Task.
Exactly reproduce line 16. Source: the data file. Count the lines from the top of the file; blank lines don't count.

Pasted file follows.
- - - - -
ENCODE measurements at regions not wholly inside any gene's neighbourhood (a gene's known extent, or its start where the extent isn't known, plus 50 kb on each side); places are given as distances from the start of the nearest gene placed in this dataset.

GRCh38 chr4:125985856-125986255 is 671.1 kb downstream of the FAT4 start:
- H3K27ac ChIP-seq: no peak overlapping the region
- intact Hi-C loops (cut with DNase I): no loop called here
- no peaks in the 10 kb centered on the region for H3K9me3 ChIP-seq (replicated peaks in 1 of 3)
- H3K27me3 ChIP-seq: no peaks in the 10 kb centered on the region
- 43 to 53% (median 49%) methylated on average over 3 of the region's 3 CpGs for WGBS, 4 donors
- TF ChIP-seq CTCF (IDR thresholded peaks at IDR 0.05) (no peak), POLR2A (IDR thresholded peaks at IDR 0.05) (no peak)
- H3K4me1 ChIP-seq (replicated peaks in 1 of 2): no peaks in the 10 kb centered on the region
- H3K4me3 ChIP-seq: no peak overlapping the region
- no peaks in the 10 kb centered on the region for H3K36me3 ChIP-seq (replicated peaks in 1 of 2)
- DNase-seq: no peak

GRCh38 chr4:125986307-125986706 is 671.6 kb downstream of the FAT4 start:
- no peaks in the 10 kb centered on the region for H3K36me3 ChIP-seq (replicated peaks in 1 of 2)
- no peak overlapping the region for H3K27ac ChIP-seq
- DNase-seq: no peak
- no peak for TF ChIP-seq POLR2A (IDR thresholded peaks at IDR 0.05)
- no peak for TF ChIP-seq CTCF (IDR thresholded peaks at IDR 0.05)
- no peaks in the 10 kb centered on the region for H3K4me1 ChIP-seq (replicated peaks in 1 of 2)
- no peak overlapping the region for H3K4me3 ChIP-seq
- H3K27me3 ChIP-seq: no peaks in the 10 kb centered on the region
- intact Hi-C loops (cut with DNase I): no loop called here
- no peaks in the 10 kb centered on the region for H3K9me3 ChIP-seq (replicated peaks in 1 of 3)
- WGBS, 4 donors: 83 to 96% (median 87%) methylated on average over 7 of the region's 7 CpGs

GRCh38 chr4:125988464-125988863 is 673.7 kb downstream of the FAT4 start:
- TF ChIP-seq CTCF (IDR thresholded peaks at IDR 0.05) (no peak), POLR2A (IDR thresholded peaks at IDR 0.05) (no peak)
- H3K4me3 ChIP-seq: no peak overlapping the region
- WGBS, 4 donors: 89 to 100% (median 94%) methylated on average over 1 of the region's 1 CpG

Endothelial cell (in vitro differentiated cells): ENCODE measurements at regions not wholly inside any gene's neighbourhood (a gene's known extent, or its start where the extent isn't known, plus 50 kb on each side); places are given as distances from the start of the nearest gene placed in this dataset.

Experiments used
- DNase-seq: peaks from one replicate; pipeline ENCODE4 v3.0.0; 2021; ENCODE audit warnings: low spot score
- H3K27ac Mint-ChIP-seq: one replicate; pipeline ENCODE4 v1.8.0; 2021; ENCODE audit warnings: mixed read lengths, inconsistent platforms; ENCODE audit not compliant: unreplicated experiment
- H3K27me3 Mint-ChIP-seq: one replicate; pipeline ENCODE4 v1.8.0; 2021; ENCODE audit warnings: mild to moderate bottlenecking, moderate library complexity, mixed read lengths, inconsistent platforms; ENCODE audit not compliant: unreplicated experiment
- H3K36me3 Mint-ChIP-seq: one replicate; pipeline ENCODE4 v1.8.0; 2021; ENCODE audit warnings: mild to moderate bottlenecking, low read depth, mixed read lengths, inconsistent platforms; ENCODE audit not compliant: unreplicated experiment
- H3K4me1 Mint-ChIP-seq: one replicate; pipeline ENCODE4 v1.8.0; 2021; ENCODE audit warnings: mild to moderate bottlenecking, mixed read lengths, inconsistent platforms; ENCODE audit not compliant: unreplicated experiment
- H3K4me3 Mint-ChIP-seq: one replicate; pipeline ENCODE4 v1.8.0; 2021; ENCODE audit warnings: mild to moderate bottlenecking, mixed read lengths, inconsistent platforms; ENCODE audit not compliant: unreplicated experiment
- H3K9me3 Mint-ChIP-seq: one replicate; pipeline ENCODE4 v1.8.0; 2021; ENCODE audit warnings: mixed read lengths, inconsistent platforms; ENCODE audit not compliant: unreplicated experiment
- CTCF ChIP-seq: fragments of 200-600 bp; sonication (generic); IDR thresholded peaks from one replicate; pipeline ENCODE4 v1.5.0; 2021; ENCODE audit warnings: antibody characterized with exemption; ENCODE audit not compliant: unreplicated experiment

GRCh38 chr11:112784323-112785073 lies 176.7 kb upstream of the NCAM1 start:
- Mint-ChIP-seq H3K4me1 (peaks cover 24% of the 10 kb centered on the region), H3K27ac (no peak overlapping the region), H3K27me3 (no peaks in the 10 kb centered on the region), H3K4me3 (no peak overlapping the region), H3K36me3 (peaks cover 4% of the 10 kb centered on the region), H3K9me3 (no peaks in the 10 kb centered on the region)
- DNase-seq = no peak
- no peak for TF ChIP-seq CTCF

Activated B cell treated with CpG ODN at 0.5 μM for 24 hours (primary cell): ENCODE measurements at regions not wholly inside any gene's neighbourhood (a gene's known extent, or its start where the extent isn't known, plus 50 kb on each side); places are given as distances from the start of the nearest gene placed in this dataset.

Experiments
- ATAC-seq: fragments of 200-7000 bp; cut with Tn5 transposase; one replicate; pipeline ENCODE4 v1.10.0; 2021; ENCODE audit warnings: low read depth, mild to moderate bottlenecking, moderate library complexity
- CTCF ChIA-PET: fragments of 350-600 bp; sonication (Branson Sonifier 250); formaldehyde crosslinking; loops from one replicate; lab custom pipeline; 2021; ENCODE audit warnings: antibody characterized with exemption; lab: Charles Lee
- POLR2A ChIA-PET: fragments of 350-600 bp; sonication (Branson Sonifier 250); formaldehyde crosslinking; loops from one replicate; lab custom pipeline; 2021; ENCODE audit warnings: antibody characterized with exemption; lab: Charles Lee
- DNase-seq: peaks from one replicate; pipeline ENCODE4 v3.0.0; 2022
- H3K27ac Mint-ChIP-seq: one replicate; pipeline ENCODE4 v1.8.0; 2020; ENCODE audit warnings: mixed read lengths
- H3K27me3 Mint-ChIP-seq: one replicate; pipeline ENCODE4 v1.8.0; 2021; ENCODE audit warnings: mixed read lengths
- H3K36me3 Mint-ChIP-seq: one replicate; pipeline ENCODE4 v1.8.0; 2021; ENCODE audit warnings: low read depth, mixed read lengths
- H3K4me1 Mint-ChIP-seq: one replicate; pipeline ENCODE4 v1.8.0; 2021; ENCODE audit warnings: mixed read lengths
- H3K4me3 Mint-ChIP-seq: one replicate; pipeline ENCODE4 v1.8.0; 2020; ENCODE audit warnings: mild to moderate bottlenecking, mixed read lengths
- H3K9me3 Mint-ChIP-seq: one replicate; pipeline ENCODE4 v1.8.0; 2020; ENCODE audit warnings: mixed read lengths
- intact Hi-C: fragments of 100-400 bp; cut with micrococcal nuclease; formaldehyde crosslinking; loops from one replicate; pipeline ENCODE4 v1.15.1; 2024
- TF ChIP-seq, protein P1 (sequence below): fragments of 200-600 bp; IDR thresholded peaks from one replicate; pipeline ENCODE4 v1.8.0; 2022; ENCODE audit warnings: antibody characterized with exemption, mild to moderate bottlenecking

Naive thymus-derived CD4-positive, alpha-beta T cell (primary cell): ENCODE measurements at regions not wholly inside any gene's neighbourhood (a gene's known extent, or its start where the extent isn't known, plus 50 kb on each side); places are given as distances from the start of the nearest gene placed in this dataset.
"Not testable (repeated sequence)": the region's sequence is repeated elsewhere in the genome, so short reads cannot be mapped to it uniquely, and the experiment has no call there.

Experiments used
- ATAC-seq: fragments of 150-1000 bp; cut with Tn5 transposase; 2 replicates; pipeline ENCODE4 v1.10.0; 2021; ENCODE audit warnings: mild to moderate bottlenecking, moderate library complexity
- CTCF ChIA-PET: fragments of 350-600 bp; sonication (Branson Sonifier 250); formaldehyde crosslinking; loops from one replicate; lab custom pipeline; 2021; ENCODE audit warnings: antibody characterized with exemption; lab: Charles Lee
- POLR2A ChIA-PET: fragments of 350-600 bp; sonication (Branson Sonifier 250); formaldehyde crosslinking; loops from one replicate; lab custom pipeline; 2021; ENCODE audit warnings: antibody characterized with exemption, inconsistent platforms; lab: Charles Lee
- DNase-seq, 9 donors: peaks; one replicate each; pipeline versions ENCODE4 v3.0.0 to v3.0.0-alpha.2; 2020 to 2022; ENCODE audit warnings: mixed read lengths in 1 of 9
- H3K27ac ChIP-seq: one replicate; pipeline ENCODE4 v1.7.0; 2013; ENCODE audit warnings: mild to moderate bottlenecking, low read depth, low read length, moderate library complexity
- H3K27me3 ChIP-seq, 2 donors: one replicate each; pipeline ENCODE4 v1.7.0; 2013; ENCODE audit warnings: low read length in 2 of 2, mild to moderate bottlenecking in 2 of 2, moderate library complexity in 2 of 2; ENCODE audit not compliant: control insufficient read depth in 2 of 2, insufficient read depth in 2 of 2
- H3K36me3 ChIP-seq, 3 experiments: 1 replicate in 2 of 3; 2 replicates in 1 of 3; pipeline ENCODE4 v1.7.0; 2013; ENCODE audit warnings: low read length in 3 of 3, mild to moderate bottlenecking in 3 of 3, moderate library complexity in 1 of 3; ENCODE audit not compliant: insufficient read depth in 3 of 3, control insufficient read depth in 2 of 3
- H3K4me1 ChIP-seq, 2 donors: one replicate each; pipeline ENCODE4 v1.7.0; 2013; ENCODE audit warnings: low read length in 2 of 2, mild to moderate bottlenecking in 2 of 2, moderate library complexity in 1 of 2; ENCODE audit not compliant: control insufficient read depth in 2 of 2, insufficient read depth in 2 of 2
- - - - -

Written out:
- DNase-seq: no peak